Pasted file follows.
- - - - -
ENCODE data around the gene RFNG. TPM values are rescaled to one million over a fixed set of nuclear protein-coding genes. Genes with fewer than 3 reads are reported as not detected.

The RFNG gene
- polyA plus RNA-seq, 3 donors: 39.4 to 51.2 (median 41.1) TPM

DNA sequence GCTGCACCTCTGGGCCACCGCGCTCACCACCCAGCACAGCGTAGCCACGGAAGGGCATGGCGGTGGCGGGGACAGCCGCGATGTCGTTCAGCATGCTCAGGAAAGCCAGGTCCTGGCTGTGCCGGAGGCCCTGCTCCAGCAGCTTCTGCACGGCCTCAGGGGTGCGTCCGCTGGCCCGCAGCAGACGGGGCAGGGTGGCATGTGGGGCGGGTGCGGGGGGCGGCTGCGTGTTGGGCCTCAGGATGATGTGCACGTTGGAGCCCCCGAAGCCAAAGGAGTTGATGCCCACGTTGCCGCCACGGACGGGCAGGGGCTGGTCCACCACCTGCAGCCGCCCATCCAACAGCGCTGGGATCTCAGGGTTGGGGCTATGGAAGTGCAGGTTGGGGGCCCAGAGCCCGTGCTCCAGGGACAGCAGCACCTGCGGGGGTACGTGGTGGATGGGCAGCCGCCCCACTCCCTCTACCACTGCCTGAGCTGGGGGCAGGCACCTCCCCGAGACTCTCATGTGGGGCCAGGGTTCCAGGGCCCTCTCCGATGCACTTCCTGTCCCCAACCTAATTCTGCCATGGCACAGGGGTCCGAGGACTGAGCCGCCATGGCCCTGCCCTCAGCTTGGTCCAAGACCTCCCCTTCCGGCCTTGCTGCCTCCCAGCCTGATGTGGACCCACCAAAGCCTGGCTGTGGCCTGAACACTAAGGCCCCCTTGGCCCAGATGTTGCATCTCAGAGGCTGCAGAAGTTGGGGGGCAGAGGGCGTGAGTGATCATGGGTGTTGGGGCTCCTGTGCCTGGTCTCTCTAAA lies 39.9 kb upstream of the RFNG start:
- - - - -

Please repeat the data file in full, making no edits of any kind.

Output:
ENCODE data around the gene RFNG. TPM values are rescaled to one million over a fixed set of nuclear protein-coding genes. Genes with fewer than 3 reads are reported as not detected.

The RFNG gene
- polyA plus RNA-seq, 3 donors: 39.4 to 51.2 (median 41.1) TPM

DNA sequence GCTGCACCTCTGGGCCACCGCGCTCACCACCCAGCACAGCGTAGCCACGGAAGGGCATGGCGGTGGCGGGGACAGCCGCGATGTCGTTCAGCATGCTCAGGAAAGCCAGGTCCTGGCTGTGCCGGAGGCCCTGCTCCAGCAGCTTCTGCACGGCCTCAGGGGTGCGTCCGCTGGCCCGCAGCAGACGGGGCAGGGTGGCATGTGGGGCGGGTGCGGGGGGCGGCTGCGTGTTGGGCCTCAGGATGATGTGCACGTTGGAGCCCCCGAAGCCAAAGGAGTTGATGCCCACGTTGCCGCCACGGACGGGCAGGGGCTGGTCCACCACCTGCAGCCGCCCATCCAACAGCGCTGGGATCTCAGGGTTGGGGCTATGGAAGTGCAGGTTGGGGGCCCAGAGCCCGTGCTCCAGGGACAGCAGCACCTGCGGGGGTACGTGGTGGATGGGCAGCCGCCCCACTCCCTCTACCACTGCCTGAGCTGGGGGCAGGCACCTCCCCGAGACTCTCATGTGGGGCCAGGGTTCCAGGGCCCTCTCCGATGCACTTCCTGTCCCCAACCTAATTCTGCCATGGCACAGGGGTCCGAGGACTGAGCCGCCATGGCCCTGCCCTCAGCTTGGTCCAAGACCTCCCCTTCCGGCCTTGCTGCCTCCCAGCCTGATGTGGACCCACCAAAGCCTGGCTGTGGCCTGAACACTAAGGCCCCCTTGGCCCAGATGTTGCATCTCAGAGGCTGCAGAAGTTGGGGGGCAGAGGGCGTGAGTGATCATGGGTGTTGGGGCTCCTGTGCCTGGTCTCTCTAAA lies 39.9 kb upstream of the RFNG start: